ByJames Thomas, writer at
Writer, Graphic Designer, Husband, Father, Geek and Aspiring Scripter of Moving Pictures
James Thomas

In every generation there is a film that transcends the genre. Takes risks and showcases the best that the talent of Hollywood has to offer...

...and then there's the product of a mysterious stranger (possibly with funding from an Indonesian sweatshop making t-shirts...or so I've heard) that somehow got produced and now graces the Internet as the greatest source of memes ever.

When Orson Welles was a young and accomplished actor, playwright and producer, he took Hollywood (and subsequently the world) by storm with his controversial yet groundbreaking masterpiece, Citizen Kane.

And fifty years later Tommy Wisseau showed up out of nowhere like the biblical pale rider and made The Room. The only mystery bigger than who Tommy Wisseau was before this movie is how the movie ever got made in the first place!

Let's take a look:



Citizen Kane is a masterpiece of filmmaking in every sense of the word. It was one of the first films to break the formulaic three-act style and tell a discombobulated story centered around flashbacks and hearsay while an investigator tries to track down the source of Charles Foster Kane's final word, "rosebud."

As a result, we got the tragic rags to riches tail of a child who came from nothing and became the world's foremost newspaper tycoon and politician. A man who had everything he ever wanted...except his own happiness.

Rosebud, we would learn, was merely a reflection on his life's truest, most happy moment...going down a snowy hill on his sled...named rosebud.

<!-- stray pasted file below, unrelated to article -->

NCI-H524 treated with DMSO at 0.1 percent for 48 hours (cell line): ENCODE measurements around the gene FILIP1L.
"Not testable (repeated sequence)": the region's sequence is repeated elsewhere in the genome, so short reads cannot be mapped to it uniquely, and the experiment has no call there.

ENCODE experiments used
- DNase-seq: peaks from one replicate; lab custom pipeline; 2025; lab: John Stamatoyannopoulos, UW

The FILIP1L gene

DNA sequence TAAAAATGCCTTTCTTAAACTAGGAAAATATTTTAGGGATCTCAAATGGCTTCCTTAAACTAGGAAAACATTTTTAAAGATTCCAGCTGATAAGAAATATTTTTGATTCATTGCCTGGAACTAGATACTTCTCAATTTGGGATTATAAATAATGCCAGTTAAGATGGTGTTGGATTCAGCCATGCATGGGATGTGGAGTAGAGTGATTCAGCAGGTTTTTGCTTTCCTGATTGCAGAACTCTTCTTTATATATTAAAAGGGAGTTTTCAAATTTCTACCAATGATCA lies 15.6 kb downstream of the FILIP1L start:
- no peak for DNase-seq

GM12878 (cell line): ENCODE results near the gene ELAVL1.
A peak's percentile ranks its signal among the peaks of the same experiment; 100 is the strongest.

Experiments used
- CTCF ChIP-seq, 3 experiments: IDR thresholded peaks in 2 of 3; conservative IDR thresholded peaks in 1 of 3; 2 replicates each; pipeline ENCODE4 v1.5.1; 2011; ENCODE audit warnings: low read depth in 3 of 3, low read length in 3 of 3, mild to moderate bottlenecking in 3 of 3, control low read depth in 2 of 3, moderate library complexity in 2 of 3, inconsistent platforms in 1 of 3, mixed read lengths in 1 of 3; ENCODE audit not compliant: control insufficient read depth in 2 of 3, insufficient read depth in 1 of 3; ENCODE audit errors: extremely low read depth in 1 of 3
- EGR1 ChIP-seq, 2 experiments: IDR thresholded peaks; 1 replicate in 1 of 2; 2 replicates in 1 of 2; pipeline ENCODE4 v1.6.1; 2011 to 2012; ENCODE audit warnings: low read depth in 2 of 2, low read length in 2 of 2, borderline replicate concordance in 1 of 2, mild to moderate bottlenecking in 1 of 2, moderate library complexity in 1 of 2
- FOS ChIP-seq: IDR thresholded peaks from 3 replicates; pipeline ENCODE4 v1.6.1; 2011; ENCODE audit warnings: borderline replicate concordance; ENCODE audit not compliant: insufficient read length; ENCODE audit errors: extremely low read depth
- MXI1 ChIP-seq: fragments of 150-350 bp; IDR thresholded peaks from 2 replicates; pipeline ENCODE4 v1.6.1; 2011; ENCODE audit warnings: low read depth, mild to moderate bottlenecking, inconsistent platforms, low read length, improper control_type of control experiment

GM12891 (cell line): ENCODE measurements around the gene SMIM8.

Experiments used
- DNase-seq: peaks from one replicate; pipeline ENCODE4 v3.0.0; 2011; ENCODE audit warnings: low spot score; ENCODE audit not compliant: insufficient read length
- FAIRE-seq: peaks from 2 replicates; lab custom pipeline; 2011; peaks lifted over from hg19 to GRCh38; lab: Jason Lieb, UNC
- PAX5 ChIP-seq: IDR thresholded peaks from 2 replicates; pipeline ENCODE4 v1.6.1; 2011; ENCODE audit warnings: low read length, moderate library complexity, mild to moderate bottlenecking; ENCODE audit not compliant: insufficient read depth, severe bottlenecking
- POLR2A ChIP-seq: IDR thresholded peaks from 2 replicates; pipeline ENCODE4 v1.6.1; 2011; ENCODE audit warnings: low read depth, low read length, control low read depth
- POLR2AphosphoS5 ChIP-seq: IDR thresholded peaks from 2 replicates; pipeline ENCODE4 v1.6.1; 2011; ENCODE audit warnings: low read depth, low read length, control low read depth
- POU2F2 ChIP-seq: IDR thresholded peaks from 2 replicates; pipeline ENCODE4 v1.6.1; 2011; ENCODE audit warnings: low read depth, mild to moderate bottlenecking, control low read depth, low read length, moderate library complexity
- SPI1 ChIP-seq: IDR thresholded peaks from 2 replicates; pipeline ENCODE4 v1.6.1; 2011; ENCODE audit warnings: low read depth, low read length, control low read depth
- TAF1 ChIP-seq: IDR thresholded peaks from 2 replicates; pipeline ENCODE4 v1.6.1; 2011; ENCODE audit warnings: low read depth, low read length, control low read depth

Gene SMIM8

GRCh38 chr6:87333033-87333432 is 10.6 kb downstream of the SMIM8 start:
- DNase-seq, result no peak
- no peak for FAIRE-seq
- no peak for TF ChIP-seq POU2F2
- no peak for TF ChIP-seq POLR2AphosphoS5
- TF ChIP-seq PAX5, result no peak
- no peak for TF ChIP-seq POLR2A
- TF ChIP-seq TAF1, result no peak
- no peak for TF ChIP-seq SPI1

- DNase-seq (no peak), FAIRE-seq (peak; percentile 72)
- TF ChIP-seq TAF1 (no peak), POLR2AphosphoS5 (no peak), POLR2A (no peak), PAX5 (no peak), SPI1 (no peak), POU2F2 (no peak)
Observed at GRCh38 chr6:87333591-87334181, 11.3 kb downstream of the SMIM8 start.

Orson Welles broke new ground in Hollywood with such techniques as the worm's eye view of a towering titan in his most vulnerable moments. The dark contrast of the intense lighting is rivaled only by such other classics as Alfred Hitchcock's thriller masterpiece, Psycho.

To this day, Citizen Kane sits at the top of many critics' Best Of film lists and has twice came in at number one for AFI's 100 Years 100 Movies. Proving that independent filmmaking can truly go a long way, Citizen Kane set the stage for later underdog classics like Rocky and Star Wars.

The Room

What can be said about Tommy Wisseau's, The Room? It's definitely a film that exists...

It tells the story of an investment banker...or something...Hell I don't know. You can't understand half the damn words he's saying. Anyway...he has an attractive girlfriend who cheats on him with his best obsession with tossing a football around but never actually playing the game...and a very inappropriate relationship with the teenage boy next door.

The movie's titular room is only even a stage for about a quarter of the movie. The spend more time on the [bleeping] roof. do they even get up there in the first place?! Isn't roof access usually restricted?

Where Citizen Kane was a groundbreaking spectacle of cinematography...The Room (having been released in 2006) uses outdated equipment and techniques that makes it look like it was shot on home video in 1992. Orson Welle's narrative was intense and enthralling...The Room (having clearly been shot in chronological order of the script's scenes) changes cast members half way through (and inexplicably, mind you) because actors quit during production.

If you've never heard of The Room, or just need a refresher of how truly awf...errr...amazing it is...

Here's a clip.

Yeah....that's all there is to say about that...

So in conclusion, both films are actually quite respectable in that they were made by (at the time) underdog filmmakers. One went on to become one of the greatest cinematic masterpieces of all time and...well...the other one was released...

The two are definitely compatible as showing the most extreme opposite ends of the spectrum on filmmaking talent, if nothing else.

Sound off with your thoughts below and be sure to let me know if you'd love to see a double feature of Citizen Kane and....ugh...The Room.


Would you watch Citizen Kane back to back with The Room?


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